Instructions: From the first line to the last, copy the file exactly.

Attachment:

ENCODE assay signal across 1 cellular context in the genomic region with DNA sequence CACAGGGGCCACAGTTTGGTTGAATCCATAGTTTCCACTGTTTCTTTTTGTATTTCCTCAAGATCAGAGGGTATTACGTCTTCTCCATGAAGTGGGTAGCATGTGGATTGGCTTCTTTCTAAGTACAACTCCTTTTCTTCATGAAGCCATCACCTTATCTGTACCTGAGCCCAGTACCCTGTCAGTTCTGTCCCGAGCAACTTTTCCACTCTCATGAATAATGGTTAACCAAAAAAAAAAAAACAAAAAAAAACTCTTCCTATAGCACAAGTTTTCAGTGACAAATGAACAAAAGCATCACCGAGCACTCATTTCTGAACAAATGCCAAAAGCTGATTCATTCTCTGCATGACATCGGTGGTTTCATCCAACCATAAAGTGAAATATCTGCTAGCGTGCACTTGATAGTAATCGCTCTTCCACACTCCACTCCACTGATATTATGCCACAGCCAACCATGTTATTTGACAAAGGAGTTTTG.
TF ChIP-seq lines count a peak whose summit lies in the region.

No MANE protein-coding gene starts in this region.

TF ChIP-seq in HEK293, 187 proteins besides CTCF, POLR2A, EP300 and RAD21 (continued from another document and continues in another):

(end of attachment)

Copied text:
ENCODE assay signal across 1 cellular context in the genomic region with DNA sequence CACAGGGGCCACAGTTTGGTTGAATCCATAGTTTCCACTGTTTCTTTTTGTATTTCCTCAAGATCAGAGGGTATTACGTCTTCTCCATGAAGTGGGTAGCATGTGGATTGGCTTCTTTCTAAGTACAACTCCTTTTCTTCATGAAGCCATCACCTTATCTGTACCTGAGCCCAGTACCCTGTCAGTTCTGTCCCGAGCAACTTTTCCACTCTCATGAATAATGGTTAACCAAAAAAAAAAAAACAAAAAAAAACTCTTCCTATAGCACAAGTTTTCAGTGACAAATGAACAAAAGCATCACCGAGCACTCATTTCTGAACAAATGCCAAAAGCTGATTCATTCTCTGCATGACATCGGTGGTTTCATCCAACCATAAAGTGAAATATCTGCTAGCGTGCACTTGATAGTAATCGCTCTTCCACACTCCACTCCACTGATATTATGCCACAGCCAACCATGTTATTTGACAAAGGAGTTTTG.
TF ChIP-seq lines count a peak whose summit lies in the region.

No MANE protein-coding gene starts in this region.

TF ChIP-seq in HEK293, 187 proteins besides CTCF, POLR2A, EP300 and RAD21 (continued from another document and continues in another):